Restore a database by pointing to one or more directories containing backup files and specifying a STOPAT time [duplicate]

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Question :

I’m working on prepping/testing migration of our ERP and other auxiliary systems to a new database server. This will involve restoring database backups from the old server onto the new one.

For the sake of convenience, I’d like to be able to use a script/stored procedure to restore a database by simply pointing to one or more directories containing the backup files (combination of full, differential, and log), and optionally specifying a STOPAT time, or omitting it and restoring to the most recent possible time given the backups present. I would also need to be able to specify new file locations (the MOVE option), either explicitly, or more generally “put all the data files here, and all the log files here”. The tool should look at all the files in the provided directories, and determine which ones need to be restored to reach the target time.

The GUI restore tool in Management Studio can do all of this, but that obviously can’t be included in a script. I’d like to be able to write a general migration script that would be conceptually similar to this:

EXEC master..RestoreDB

--Do various cleanup/post processing steps in ERPSysDB here

EXEC master..RestoreDB

--More post-processing in ERPCompanyDB here

--Now restore a test copy of the database that we don't back up directly on the production server,
--using production database backups instead:
EXEC master..RestoreDB
    @with='MOVE ''ERPDataFile'' TO ''D:SQLServerDATAERPCompanyTestDB.mdf'', MOVE ''ERPLogFile'' TO ''L:SQLServerDATAERPCompanyTestDB.ldf''';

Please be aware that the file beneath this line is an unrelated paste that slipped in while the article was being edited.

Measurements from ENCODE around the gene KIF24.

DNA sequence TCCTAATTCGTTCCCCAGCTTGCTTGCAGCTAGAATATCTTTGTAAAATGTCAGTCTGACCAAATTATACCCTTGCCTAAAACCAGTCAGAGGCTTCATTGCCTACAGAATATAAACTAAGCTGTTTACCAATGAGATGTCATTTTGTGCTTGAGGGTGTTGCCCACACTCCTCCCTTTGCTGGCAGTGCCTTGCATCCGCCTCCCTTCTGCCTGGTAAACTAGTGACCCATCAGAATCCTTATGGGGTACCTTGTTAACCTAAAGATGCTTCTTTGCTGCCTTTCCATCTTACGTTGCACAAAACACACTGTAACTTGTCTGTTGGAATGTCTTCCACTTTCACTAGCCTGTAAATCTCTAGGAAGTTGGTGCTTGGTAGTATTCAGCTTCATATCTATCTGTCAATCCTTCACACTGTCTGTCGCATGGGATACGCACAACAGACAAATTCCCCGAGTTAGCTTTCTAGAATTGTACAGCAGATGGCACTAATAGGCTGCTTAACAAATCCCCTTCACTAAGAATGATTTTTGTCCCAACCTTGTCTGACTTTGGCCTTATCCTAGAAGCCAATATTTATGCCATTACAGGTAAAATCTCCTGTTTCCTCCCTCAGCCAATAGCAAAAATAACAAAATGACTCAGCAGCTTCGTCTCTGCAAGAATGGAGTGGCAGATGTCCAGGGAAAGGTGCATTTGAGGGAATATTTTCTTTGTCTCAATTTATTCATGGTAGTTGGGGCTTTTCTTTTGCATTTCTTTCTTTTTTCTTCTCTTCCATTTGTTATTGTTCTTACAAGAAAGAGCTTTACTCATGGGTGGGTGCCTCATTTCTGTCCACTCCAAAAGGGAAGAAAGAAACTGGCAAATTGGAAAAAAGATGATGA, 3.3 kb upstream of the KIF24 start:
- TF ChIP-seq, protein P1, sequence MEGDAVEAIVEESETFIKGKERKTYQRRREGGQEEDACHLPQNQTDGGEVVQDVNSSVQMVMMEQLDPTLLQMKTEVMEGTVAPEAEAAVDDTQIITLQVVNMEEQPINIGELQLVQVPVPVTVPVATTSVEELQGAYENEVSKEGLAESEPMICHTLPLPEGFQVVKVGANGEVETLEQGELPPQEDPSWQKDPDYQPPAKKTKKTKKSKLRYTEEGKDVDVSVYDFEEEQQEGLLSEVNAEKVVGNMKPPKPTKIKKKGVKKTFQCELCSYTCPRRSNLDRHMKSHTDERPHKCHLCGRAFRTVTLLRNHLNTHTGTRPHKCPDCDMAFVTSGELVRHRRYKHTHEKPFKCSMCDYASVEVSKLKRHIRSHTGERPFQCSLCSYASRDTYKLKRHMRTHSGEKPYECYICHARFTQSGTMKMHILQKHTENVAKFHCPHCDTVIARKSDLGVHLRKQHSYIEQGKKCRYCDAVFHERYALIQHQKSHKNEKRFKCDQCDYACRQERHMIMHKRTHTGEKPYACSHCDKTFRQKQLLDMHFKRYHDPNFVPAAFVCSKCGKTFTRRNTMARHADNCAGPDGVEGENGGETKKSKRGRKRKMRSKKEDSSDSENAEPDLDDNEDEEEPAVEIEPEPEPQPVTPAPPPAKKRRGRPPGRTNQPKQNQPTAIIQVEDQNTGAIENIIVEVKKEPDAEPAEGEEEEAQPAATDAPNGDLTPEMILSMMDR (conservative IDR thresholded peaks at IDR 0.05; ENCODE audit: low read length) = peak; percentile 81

--Additional post-processing, database restores, etc...

Are there any existing tools that provide this functionality? I’m prepared to write my own, but it would be a fairly intricate chunk of code (particularly error/exception handling), so I don’t want to reinvent the wheel. I’d prefer this to be usable within T-SQL, i.e. not PowerShell cmdlets, but CLR stored procedures would be fine (and quite possibly the easier/better way to implement this).

Answer :

Here’s what I put together last week, in lieu of finding anything else already in this niche.

Usage is fairly simple (though there are a number of options to customize). For example, my test server reload script can just do something like this to restore the Dynamics GP system database:

EXEC master.dbo.RestoreDB @Source='+\oldserverBackupoldserverDYNAMICS', @Database='DYNAMICS', @AutoMove=1, @Replace=1

That will restore the database DYNAMICS to the latest available point in time, and automatically move all database files to the instance default data and log directories.

Two other useful options are @RestoreAs and @AutoRename, which, when used in combination, allow for easily restoring the database under a different name (e.g. a test copy), with the database files being automatically renamed (replace the old database name with the new database name).

Currently, RestoreDB requires at least SQL Server 2016, but I’d like to get it working with 2012 and later.

If you want to use tsql then use – sp_RestoreGene . Its an amazing SP that will do exactly what you are looking for.

This procedure queries msdb database backup history and database file details in master.
It builds and returns RESTORE DATABASE commands as its result set, it does not execute the commands.

Note: I agree with Andy that you should explore dbatools as it has some advanced restore functionality.

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